Untangling Academic Publishing: A history of the relationship between commercial interests, academic prestige and the circulation of research

Fyfe, Aileen and Coate, Kelly and Curry, Stephen and Lawson, Stuart and Moxham, Noah and Røstvik, Camilla Mørk Untangling Academic Publishing: A history of the relationship between commercial interests, academic prestige and the circulation of research., 2017 [Report]

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Alternative locations: http://doi.org/10.5281/zenodo.546100

English abstract

Since the Second World War, academic publishing practices have had to cope with enormous changes in the scale of the research enterprise, in the culture and management of higher education, and in the ecosystem of scholarly publishers. The pace of change has been particularly rapid in the last twenty-five years, thanks to digital technologies. This has also been a time of growing divergence between the different roles of academic publishing: as a means of disseminating validated knowledge, as a form of symbolic capital for academic career progression, and as a profitable business enterprise. This briefing paper aims to provide a historical perspective that can inform the debates about what the future of academic publishing should look like. We argue that current policy regarding open access publishing, and many of the other proposals for the reform of academic publishing, have been too focused on the opportunities and financial challenges of the most recent changes in digital communications technologies and have given undue weight to commercial concerns. We show that the business practices and the cultural significance of academic publishing have been significantly transformed since the late nineteenth century as increasing government funding drove the expansion and professionalization of the research community, a process that accelerated rapidly after the Second World War. We examine how academic publishing practices have responded to the increasing number of researchers and publications worldwide, the changing expectations of academic workloads and outputs in the higher education sector, and the new business models in the publishing industry. A key phenomenon has been the growing importance of published works as career-defining tokens of prestige for academics. Although the new technologies that emerged in the late twentieth century offer great potential for improving the speed and efficiency of scholarly communication, the publishing model has been relatively slow to change.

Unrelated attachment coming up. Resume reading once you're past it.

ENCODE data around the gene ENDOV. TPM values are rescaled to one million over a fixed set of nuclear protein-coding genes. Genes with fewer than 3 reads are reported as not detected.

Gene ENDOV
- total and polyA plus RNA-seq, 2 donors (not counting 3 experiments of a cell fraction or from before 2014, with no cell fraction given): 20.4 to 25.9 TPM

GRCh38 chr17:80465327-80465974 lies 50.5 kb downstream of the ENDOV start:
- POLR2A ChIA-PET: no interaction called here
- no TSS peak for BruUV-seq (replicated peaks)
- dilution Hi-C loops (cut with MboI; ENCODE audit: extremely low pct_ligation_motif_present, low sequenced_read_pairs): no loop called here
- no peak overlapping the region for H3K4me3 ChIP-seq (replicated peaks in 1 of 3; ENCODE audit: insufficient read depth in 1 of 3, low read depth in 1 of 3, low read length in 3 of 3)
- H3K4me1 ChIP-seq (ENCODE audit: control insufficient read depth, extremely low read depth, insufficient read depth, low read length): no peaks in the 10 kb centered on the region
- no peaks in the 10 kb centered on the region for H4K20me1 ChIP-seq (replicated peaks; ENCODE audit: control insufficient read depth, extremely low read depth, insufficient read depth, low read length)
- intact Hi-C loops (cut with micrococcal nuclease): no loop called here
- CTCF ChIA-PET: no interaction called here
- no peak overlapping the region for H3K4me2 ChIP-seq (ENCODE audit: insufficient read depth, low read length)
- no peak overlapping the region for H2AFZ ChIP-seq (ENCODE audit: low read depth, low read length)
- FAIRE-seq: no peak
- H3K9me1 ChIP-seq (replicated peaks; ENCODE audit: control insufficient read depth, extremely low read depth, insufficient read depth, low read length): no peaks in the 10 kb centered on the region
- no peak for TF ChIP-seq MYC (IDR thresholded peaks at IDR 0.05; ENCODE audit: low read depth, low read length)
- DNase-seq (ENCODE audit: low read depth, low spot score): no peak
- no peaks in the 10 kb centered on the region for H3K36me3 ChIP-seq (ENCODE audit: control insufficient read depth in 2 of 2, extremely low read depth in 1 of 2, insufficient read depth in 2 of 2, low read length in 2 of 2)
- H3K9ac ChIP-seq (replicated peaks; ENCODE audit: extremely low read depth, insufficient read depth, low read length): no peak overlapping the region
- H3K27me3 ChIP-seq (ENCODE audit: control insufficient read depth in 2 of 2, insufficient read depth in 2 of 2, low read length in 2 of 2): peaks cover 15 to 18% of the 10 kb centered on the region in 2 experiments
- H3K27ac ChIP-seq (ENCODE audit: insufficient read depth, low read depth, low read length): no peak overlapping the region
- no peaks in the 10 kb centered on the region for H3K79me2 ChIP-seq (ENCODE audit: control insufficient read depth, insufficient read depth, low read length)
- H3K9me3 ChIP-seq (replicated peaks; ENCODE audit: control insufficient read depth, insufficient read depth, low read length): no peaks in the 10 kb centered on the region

Item type: Report
Keywords: scholarly communication
Subjects: E. Publishing and legal issues.
Depositing user: Stuart Lawson
Date deposited: 08 Jan 2018 08:52
Last modified: 08 Jan 2018 08:52
URI: http://hdl.handle.net/10760/31498


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